Stop Orders Don’t Protect You From Gaps

This is really basic stuff that I hope won’t come as a surprise to most of my readers, but I figured I’d bang out a quick post because I saw some strange comments on the $VRNG stream.

A “stop” or “stop loss” order is an order that one enters in an effort to protect profits, or to limit losses.  If you are long a stock that is trading at $30, you might enter a sell stop order with a trigger price of $29:  this means that if the stock trades down to $29, your order is activated – it can become a market order or a limit order, depending on how you entered it.   This is very different from a $29 limit sell order – which would be immediately marketable with the stock trading at $30.

Anyway, it should be patently obvious that this stop order does NOT mean that you are guaranteed to sell your stock for no less than $29:  if your stock gaps down – maybe the CEO is arrested for looting the company’s coffers – and it opens at $12, that’s where your order will be triggered.

$VRNG is a particularly good stock to talk about the perils of stop loss orders because the company is involved in litigation that has a binary outcome.   The stock is likely to trade significantly higher or significantly lower depending on the outcome of their trial with Google ($GOOG: no positions).   So, if you have a sell stop @ $2.50 in VRNG, thinking that this means you can’t lose more than $1.30 per share (the difference between the current $3.80 price and your stop price), you are sorely mistaken.   If VRNG gets an unfavorable trial result, and the stock gaps down to $1.50, you will not be selling stock at $2.50.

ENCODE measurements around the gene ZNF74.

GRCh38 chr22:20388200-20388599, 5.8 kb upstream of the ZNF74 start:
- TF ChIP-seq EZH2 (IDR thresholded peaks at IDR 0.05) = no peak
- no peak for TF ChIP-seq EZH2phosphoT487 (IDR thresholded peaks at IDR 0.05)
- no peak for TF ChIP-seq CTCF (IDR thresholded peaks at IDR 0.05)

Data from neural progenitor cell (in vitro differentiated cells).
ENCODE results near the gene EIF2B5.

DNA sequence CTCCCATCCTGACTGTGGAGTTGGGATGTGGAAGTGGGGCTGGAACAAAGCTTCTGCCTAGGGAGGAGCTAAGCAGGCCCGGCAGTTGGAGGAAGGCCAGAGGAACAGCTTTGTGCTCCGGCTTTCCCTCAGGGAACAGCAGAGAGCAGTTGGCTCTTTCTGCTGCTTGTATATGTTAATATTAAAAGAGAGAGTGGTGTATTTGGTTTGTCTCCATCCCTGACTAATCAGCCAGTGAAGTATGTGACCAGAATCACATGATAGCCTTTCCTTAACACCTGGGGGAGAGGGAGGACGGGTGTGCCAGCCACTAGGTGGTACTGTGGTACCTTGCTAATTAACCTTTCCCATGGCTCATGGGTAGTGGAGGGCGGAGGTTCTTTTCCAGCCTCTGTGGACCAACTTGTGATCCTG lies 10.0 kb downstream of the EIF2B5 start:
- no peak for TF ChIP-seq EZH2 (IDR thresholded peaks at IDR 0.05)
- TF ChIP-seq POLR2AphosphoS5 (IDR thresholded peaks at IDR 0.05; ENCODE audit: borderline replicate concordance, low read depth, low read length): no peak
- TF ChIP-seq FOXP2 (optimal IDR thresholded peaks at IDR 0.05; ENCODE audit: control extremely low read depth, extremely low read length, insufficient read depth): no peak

Similarly, if you are short VRNG, and you think that you can limit your losses by placing a buy stop at $5.00, you will be in for a shock if VRNG gets a favorable result and the stock gaps up to $8.

Again, this is very basic stuff, which probably won’t be a shock to many readers.   I personally don’t ever use stop orders, although I may often have “stop” levels in my head where I will liquidate a position.

Note:  I am not saying that VRNG will trade to $1.50 on a negative verdict.  I am not saying that VRNG will get a negative verdict.   I am not saying that VRNG will gap to $8 on a positive verdict.  I am not saying that VRNG will get a positive verdict.  I am merely giving illustrative examples.    It should be clear to anyone who has read my previous posts on Vringo that I believe that there is a great deal of uncertainty in the outcome of the trial.

I hold bullish options positions in VRNG – November calls of various strikes.


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